Don El Bonzo’s Quirk Step

2004     Dur. 3:09    Stereo

A short comedy-march for bassoon quartet and drum set.

The Eskerville Volunteer Fire Dept. Band

In the mid-80s my head was full of atonal music with “rock ‘n’ roll energy” that would literally be impossible for real musicians to play. So I decided to invest in a MIDI system (musical instrument digital interface) that would reproduce the sound of the band instruments electronically. This also required embracing the then-new world of the personal computer. After a lengthy period mastering all this techie stuff, I began to compose The Path of Greatest Resistance, a process which continued intermittently over a stretch of about 8 years.

To my great delight I was able to compose music without any regard whatsoever for real-world practicality. Consequently the horns often go beyond the pitch range of real instruments, and even the hyperbolic guitar chords are sometimes built on 8 or 9 notes at once.

Essentially this music is a cartoon. Think of it as “aural animation”. It’s meant to sound like a small concert band that has their own unique style, but the sound they make is not particularly realistic.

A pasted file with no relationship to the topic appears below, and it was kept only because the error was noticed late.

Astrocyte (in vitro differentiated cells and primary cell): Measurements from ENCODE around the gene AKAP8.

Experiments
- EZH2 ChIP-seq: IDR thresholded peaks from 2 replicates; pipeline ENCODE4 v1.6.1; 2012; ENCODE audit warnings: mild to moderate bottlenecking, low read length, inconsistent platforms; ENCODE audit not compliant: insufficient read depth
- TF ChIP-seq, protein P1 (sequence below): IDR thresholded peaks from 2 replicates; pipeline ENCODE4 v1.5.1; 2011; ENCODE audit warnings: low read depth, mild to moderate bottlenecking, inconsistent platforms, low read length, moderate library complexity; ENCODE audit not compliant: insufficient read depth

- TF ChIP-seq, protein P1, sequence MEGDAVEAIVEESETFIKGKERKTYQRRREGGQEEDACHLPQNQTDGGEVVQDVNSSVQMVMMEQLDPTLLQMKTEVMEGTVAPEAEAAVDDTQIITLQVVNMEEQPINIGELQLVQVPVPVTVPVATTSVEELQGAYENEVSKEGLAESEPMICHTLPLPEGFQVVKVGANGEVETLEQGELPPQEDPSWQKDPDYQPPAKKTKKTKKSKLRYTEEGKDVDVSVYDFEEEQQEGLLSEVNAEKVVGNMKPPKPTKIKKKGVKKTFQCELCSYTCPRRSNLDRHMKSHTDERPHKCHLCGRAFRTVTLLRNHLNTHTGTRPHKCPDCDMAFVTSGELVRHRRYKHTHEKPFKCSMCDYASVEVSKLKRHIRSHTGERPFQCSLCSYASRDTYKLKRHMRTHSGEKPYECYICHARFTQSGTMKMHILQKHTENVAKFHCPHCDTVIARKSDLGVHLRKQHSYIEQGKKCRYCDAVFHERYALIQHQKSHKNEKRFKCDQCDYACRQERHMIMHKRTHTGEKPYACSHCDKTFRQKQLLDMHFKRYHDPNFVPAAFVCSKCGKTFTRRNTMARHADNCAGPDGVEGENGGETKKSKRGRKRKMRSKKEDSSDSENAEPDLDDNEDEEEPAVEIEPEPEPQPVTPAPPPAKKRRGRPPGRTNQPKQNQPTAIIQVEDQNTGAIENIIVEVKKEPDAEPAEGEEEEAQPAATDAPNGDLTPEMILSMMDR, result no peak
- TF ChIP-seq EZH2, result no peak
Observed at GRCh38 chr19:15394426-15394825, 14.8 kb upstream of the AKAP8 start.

I even thought it would be fun to make up a fictitious band that is supposedly performing this piece. I created a whole backstory to the band and went so far as to invent the individual musicians who are “playing” the music, and drew a sketch of them. Click here to meet my imaginary friends.

The Path of Greatest Resistance

1996    Dur. 10:45    Stereo

An atonal romp through the musical underbrush. A few scratches and insect bites guaranteed.


In the summer of 1974, just barely out of high school, I received a federal Opportunities For Youth grant to put together an 8-piece band to inflict my music on the unsuspecting citizens of Southwestern Ontario (Middlesex, Elgin, Oxford and Norfolk counties). We played concerts in park bandshells, public libraries, agricultural fairs, and the famous Port Dover Fish Festival.

The concept of the music program was meant to analogize a formal dinner: the performance began with an appetizer which was a familiar song from the current pop charts. That was followed by the entrée which was another popular song but we would take liberties with it by introducing some kinks and variations. The main course was my compositions which would comprise the bulk of the concert. And then dessert was a short novelty tune, often a children’s song.